Difficult weather conditions, a lack of experienced climbers and the growing commercialization of expeditions are all said to have been contributing factors in an unusually high number of deaths on World
Difficult weather conditions, a lack of experienced climbers and the growing commercialization of expeditions are all said to have been contributing factors in an unusually high number of deaths on Mt Everest during the 2019 climbing season. Over the past two decades, the average annual death rate of climbers on Mt Everest had remained at about six. But this spring, at least 11 people have already been reported dead or missing on the world's highest peak. This is also the season that saw a record 381 climbing permits issued by the Nepalese government.
British climber Robin Haynes Fisher was one of a number who had warned of the dangers of overcrowding, before seeming to fall victim to it himself on May 25. He died after suffering from what appeared to be altitude sickness at 8,600 meters (28,215 feet), while returning from the summit.
Pro-EU forces took nearly two-thirds of seats in the European Parliament, countering a populist surge in most countries. Nevertheless, euroskeptics fared well in France and Brexit-ridden Britain, among others.
The two biggest voting blocs lost their majority. The centre-right European People's Party (EPP) and the centre-left Socialists and Democrats (S&D) are set to remain the two largest blocs, but have lost seats to the centre, left and nationalist right. The biggest, most pleasant surprise for EU leaders was the high voter turnout. Nearly 51% of the 400 million eligible voters cast their ballots, 8 percentage points more than the previous election in 2014. Protests against climate policy, school-striking teenagers and the urge to defend the EU against euroskeptic, right-wing populist parties appear to have mobilized voters.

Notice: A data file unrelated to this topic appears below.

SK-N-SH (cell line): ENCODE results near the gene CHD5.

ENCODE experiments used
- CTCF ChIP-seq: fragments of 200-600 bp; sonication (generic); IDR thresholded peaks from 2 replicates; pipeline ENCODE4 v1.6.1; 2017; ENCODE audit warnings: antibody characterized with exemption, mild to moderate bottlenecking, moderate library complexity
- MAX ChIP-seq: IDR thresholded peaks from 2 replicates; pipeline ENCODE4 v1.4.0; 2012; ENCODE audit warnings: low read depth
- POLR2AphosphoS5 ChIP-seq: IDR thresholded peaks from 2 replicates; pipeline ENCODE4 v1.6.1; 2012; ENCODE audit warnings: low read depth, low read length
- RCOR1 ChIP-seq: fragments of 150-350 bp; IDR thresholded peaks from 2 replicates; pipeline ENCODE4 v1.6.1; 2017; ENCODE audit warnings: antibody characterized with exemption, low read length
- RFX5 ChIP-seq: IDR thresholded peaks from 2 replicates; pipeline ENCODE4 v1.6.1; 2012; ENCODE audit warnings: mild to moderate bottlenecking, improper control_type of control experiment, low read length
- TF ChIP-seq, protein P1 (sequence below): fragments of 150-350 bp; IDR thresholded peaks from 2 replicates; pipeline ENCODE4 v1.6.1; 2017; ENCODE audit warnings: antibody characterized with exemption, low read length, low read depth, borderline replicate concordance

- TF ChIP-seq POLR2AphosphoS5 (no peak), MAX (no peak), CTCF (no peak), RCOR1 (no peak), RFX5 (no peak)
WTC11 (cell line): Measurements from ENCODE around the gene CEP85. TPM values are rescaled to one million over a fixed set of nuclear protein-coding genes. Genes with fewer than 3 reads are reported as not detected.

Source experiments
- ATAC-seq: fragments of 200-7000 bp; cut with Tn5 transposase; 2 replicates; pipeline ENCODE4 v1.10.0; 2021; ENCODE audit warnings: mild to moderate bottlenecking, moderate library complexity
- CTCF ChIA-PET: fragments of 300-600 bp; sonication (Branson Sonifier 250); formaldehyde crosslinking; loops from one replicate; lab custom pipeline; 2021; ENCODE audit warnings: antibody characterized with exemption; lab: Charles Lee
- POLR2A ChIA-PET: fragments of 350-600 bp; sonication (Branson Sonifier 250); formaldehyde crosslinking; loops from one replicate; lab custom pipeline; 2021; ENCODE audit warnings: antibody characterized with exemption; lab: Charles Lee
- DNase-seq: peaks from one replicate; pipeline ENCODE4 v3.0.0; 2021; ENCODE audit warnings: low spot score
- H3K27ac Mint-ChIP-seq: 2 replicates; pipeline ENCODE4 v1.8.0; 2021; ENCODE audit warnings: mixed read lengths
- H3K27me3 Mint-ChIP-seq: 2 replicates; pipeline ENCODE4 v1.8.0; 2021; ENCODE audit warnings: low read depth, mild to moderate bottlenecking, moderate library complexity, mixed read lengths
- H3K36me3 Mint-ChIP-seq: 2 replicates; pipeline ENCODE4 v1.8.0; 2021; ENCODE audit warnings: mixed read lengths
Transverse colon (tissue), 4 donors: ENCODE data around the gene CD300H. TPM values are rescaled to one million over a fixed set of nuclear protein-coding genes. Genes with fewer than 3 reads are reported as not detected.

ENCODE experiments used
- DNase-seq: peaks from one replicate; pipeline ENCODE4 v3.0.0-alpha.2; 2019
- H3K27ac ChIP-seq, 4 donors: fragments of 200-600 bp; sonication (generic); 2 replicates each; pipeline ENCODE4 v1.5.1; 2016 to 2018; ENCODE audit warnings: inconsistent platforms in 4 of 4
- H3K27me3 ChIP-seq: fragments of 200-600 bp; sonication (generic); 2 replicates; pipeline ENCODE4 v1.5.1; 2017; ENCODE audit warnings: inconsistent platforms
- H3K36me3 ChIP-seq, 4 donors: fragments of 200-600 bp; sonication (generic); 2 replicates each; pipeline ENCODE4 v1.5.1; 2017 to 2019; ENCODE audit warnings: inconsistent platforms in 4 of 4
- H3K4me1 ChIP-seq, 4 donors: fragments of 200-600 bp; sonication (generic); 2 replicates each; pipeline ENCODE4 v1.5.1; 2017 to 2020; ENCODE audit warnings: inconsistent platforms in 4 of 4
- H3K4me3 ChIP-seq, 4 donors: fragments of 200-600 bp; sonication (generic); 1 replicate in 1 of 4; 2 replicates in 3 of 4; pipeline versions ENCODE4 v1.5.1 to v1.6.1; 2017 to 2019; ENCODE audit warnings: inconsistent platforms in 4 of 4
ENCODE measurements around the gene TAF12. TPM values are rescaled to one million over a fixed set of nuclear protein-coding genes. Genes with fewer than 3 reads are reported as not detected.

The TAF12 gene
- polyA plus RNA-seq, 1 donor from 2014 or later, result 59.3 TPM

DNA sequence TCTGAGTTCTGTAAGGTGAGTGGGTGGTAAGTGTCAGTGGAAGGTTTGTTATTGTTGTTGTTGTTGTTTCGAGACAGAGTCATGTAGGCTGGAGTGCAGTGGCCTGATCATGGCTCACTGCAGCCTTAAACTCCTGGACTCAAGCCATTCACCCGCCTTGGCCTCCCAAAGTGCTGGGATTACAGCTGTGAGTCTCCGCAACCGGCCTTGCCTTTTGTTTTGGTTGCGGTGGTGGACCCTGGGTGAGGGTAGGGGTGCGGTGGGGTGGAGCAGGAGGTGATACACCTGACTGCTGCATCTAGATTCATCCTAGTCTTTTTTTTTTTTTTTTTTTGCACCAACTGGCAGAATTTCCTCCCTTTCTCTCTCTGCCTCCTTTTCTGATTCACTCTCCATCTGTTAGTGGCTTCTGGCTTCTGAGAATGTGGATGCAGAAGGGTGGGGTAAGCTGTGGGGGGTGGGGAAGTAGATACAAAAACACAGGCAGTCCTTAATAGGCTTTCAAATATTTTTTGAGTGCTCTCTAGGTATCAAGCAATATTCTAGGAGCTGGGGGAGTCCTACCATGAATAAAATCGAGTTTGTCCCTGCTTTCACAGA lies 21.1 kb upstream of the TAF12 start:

Condemnation poured in as it emerged that Myanmar granted early release to seven soldiers jailed for the killing of 10 Rohingya Muslim men and boys during a 2017 military crackdown in the western state of Rakhine. The soldiers were freed in November last year, meaning they served less than one year of their 10-year prison terms for the killings at Inn Din village.
They also served less jail time than two Reuters reporters who uncovered the killings, but got arrested for doing so. Wa Lone and Kyaw Soe Oo spent more than 16 months behind bars on charges of obtaining state secrets. The two were finally released in an amnesty on May 6. The seven soldiers had been the only security personnel the military had apparently punished over the 2017 operation in Rakhine, which drove more than 730,000 Rohingya Muslims to flee to Bangladesh.
US President Donald Trump sounded as dovish as he ever has on Iran, saying during a visit to Japan, "We're not looking for regime change, I just want to make that clear, we're looking for no nuclear weapons." Trump added that he was "not looking to hurt" Tehran and believes the two sides could come to a deal.
The US president also voiced support for the Japanese prime minister's interest in using his country's good relations with Iran to help broker a possible dialogue between Washington and Tehran. Trump, whose favoured tactic is to deal with nations 1-on-1 across a negotiating table, has said he's open to having a dialogue with Iran, and finally sought to downplay fears of military conflict. But the Iranians have said they have no interest in communicating with the White House, after Trump withdrew the US from a deal entered into by the Obama administration.